Unfortunately yes, it is that time of year already — where did the summer go?! So with colder, shorter days looming, here’s some helpful pointers to get you best prepared for these tough times with your horse.
Prepare your grazing
The autumn months are a great time to prepare your winter grazing (up until mid-October, weather dependent). Clear any ditches surrounding the field so that there is greater opportunity for excess water to escape. This is also a great time to cultivate and seed grassy areas lacking vigour. Suitable decompaction should be carried out to maintain an open soil structure.
As your horses are more likely to be spending more time in their stables as the days get shorter and colder, it will benefit their overall health if the stables are spotless. Making their environment as dust-free as possible will aid respiratory health which is of paramount importance for the inevitably long winter months.
Feeding horses during the winter can be a challenge and your number one responsibility to your horse during winter is to make sure he receives enough quality feedstuffs to maintain his weight and enough drinkable water to maintain his hydration. Forage, or hay, should make up the largest portion of his diet, 1–2% of his body weight per day.
If your horse is stabled at night and is in full work during the winter, he or she will need complementary hard feed to meet their higher energy requirements, while forage remains their primary ration.
Older horses, particularly those with poor teeth, can struggle in the winter and lose condition dramatically. High-fibre cubes soaked into a mash are a good addition or alternative to forage when chewing becomes difficult.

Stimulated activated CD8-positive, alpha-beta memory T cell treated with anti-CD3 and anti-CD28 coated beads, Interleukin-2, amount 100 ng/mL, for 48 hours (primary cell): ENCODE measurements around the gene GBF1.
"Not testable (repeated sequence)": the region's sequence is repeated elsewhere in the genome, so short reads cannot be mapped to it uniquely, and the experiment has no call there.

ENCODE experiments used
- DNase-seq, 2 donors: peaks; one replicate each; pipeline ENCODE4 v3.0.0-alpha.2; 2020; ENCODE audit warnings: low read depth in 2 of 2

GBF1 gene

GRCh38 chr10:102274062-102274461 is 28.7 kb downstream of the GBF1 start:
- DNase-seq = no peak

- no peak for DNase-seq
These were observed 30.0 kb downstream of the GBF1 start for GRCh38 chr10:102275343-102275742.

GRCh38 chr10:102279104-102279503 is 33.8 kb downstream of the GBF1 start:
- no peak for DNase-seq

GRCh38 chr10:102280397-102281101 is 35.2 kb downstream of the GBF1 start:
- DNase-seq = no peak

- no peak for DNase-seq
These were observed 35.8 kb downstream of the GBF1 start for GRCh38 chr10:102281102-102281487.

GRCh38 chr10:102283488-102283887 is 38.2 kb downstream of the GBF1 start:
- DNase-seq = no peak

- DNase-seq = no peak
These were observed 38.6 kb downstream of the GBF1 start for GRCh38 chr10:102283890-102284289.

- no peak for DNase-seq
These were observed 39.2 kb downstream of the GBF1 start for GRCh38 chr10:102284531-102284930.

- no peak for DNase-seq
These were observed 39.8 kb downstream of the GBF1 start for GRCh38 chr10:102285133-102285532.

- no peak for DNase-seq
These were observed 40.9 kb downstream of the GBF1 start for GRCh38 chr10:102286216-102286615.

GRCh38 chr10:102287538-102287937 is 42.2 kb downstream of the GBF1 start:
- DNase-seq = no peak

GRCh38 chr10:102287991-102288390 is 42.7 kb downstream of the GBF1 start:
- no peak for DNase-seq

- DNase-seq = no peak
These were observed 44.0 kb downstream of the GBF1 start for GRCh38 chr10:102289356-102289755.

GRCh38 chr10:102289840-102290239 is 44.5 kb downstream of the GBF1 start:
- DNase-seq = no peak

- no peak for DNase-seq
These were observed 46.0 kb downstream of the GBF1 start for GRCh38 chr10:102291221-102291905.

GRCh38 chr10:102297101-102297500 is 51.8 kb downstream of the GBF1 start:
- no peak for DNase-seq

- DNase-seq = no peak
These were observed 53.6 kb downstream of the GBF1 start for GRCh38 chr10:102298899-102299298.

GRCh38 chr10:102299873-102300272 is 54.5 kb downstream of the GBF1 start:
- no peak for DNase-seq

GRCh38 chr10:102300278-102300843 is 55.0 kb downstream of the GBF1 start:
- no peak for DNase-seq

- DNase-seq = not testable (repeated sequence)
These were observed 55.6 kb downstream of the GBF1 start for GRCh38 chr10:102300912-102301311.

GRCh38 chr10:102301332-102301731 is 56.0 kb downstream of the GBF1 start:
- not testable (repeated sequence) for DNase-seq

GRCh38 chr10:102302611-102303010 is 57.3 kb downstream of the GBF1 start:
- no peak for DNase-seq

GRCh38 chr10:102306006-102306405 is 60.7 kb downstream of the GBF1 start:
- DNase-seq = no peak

While feeding should be kept simple where possible, there are a number of supplements which can aid your horse if he struggles with something in particular.
If you are unsure about the best diet for your horse, speak to an independent equine nutritionist, who will be able to advise you.
Stock up! It is also worth cleaning them and patching them up where necessary.
Get them serviced now so that they are ready to go when you need them.
Prep wet areas
Where there are areas that are prone to becoming wet, muddy or flooded such as field gates and drinkers, raise and level them with gravel or hard core. This will prevent your horse from skidding and falling on ice.
Order grit salt now
We all know that once snow strikes, stocks of grit salt become very hard to come by. To beat the rush, order some in now so that you’re ready for when the snow arrives.
Remember when all of your taps/pipes froze up last winter? Help prevent this now by using lagging from DIY stores and old duvets to insulate pipes where necessary.
Freeze/thaw cycles and muddy or wet conditions can lead to thrush in the hooves and mud fever on the legs. Your best protection against these conditions is to keep the horse in as clean and dry surroundings as possible, picking out his feet frequently, and keeping the lower limbs trimmed of hair.
Does your horse require a boost this winter? Check out the Animalife website
to see if one of our unique products could aid your horse through the colder months.